Franklin Resources Inc. is leading money managers in adding junk-rated Puerto Rico bonds to mutual funds that focus on equities or other asset classes, even as the island’s main power utility moves to restructure.
The companies bought general obligations as prices on Puerto Rico securities set record lows this year on speculation the U.S. territory and its agencies would be unable to repay $73 billion of debt. The firms join hedge funds and other non-traditional buyers of municipal bonds who are purchasing the securities for their higher yields.
Investors are more comfortable holding the general obligations after lawmakers passed a balanced budget in June and shielded the bonds from a law allowing some public agencies to negotiate with investors, said Gregory Whiteley, who manages government debt in Los Angeles at DoubleLine Capital LP, which oversees about $52 billion. In trading yesterday, some obligations reached a six-month high.
“I don’t think there’s any immediate prospect for a default or a restructuring related to the general-obligation debt,” said Whiteley, whose company owns Puerto Rico general obligations. “At the same time, it’s got a pretty attractive yield.”
Puerto Rico securities, which are tax-free nationwide, have been trading at distressed levels for about a year. The island’s economy has struggled to expand since 2006 and its population has shrunk for eight straight years as residents move to the U.S. mainland.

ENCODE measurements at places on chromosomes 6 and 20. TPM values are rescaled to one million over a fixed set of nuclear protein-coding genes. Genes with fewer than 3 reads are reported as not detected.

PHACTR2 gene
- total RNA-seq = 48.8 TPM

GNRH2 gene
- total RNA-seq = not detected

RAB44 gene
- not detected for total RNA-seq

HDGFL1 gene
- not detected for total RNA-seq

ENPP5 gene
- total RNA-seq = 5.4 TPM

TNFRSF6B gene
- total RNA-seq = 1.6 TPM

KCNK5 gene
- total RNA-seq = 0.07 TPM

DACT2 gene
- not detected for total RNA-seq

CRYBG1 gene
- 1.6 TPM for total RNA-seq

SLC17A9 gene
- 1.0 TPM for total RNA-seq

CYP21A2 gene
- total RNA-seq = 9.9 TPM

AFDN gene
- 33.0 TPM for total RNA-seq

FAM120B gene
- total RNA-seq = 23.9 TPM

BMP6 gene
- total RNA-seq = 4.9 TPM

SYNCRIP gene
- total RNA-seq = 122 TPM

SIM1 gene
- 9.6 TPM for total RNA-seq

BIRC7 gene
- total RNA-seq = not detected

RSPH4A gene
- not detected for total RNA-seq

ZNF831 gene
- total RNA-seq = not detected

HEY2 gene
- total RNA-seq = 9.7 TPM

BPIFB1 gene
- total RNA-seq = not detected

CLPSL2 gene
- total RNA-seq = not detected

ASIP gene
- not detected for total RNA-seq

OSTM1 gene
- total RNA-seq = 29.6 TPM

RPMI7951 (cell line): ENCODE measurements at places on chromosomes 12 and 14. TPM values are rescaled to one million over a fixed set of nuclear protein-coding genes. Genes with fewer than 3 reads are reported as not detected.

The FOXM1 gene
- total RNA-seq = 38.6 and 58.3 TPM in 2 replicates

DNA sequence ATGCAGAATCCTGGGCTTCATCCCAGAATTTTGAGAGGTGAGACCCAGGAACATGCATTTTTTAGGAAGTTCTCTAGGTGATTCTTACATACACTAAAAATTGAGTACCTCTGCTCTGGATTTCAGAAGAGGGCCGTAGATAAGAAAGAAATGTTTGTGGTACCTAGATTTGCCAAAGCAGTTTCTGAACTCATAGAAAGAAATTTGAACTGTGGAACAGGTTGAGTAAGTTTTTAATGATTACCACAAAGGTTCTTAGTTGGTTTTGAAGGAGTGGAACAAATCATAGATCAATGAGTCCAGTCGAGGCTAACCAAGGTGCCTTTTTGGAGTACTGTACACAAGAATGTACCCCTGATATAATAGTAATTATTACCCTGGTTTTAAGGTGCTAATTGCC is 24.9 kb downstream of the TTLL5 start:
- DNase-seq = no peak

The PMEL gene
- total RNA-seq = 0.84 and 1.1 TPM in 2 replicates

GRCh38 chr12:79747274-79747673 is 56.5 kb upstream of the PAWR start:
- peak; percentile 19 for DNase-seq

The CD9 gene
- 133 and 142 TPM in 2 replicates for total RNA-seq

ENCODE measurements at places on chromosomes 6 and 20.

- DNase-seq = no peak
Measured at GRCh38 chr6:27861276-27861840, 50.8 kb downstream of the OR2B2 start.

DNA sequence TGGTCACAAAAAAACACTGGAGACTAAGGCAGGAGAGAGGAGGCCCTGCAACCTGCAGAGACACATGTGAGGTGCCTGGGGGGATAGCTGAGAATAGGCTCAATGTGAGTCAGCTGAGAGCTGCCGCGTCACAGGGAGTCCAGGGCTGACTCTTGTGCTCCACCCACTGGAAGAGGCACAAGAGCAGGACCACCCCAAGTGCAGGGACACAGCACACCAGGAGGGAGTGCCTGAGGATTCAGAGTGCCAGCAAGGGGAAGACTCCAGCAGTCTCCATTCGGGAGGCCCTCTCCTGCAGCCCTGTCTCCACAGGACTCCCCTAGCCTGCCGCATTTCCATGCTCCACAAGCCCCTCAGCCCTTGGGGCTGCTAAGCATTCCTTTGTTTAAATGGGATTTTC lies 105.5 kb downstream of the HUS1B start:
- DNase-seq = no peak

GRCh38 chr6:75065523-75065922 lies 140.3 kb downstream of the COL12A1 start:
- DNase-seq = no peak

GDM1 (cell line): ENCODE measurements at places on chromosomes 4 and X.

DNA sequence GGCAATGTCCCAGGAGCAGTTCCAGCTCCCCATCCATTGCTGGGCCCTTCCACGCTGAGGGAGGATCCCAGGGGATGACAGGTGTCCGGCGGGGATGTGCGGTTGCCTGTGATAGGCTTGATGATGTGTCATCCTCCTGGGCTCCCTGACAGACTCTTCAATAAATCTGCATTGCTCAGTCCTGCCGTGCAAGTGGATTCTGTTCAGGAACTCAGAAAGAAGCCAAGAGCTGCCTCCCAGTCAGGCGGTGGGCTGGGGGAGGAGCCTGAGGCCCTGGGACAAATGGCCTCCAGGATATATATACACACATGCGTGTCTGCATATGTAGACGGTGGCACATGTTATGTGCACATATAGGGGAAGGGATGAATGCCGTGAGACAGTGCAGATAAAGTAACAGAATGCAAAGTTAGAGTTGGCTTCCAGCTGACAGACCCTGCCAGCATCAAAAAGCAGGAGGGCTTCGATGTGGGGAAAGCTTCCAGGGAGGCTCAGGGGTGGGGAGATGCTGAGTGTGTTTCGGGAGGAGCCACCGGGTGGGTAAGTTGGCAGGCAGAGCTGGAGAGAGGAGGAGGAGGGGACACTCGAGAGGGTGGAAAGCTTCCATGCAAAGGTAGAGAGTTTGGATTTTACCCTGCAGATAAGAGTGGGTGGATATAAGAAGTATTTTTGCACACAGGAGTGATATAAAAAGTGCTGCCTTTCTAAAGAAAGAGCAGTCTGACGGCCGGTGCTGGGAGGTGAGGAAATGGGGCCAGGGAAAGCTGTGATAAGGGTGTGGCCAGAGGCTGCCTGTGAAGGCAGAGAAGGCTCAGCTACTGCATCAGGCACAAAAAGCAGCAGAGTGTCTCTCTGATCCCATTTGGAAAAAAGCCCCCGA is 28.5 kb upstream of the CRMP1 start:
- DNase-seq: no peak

Lawmakers in June approved a law that would allow certain public corporations, including the Electric Power Authority, to ask bondholders to take a loss. General obligations, bonds repaid with sales-tax revenue and debt of the Government Development Bank are exempt from the measure. Puerto Rico’s constitution requires that it repay general obligations before other spending.
Prices sank after Governor Alejandro Garcia Padilla proposed the restructuring bill June 25. Electric Power bonds maturing in July 2040 traded July 7 at an average of 38.14 cents on the dollar, a historic low, data compiled by Bloomberg show. General obligations sold in March at 93 cents on the dollar traded as low as 84.4 cents July 3.
The decline attracted Franklin, Whitebox Advisors LLC and DoubleLine mutual funds that include equities among their biggest holdings.
As of June 30, Franklin had $185 million of the March general obligations across 11 funds, including $72.5 million in its $25.5 billion Franklin Mutual Global Discovery Fund, according to Bloomberg data. The fund allocates 87 percent of assets to stocks, including Apple Inc. and Merck & Co.
Stacey Johnston Coleman, a spokeswoman at San Mateo, California-based Franklin, declined to comment.
While equity funds typically don’t buy munis, they do purchase distressed securities for potential price gains, said Russel Kinnel, director of manager research at Morningstar Inc. in Chicago.
“From an equity perspective, it’s very depressed and maybe you get a better price down the road and that’s the appeal,” Kinnel said. “They’re simply betting that it’s overdone.”
Minneapolis-based Whitebox had $4.6 million of the March general obligations in its $1.1 billion Tactical Opportunities Fund as of April 30, the latest data reported to Bloomberg.